That began to change earlier this year when Navalny opened campaign offices in 80 cities and towns, most of which had not seen a political life for decades, attracting thousands of supporters. In Germany, Ulrike Demmer, a spokeswoman for Chancellor Angela Merkel, told reporters Friday that the German government “views the arrests of activists including Navalny … with incomprehension and great concern.”

Vladimir Isachenkov in Moscow and Geir Moulson in Berlin contributed to this report.

Russia’s Navalny detained ahead of rally

September 29, 2017

MOSCOW (AP) — Police on Friday detained Russian opposition leader Alexei Navalny ahead of a rally in a major city. Navalny on posted a video on his Instagram account of what he said were officers outside his home asking him to come to a police station. He tweeted from the station later, saying he had not been told why he had been detained.

Navalny had planned to travel to the city of Nizhny Novgorod where he was to lead a rally later on Friday. After he announced his presidential bid last year, Navalny, a top Kremlin foe and arguably Russia’s most popular opposition politician, inspired a grassroots campaign in Russian regions to support his nomination.

The Tass news agency on Friday quoted police as saying that Navalny was detained because of his calls for unsanctioned rallies. The rally in Nizhny Novgorod, however, had received City Hall approval. Navalny’s associates, in the meantime, reported that police seized their equipment, which was already installed at a city square ahead of the rally.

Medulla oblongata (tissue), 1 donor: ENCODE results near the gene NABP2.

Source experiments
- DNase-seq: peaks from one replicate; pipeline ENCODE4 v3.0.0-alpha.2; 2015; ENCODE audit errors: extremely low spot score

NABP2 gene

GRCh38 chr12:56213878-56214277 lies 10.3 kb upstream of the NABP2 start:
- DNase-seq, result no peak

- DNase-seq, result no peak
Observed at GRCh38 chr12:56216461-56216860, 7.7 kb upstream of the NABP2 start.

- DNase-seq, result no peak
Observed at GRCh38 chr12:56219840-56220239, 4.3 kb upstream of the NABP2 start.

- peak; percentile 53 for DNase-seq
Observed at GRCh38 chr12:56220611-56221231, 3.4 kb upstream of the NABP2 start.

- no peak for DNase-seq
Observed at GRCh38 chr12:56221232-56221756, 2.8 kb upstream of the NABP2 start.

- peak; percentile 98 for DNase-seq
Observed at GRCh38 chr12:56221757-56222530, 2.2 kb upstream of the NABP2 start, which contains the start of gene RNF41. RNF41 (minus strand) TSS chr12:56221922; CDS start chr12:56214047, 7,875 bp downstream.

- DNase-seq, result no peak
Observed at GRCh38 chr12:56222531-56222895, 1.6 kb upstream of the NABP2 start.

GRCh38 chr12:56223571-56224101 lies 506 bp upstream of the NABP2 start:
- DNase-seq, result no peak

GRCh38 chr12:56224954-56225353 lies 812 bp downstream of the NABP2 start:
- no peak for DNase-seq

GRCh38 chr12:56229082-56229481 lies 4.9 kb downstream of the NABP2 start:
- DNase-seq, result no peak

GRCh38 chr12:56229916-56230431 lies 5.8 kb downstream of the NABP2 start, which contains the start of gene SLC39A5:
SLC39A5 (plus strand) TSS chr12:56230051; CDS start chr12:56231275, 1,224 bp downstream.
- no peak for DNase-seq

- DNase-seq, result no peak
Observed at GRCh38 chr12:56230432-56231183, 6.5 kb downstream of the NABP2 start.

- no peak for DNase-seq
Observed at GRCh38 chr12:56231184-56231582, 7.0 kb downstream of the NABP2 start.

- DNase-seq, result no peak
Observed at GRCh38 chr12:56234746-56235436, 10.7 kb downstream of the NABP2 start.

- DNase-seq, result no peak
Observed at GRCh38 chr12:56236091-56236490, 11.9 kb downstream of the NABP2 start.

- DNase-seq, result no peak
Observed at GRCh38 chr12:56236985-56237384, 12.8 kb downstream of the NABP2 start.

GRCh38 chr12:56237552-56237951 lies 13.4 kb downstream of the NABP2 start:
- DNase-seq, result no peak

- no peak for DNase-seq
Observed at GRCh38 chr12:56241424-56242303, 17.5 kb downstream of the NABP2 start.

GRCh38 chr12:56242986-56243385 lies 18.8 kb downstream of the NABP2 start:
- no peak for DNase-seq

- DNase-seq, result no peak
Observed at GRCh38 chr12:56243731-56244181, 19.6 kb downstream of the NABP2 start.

“The Kremlin views my meetings with voters as a huge threat and even an insult,” Navalny tweeted. “They were saying for so long that opposition has no support in the regions, and it now pains them to even look at our rallies.”

He recorded and posted online a video from the police station, calling on his supporters in Nizhny Novgorod to come to the rally even if he does not make it there. The Kremlin has dismissed Navalny, who has faced repeated jailings and criminal cases, as an urbanite out of touch with people living in Russia’s 11 time zones where President Vladimir Putin draws his support from. That began to change earlier this year when Navalny opened campaign offices in 80 cities and towns, most of which had not seen a political life for decades, attracting thousands of supporters.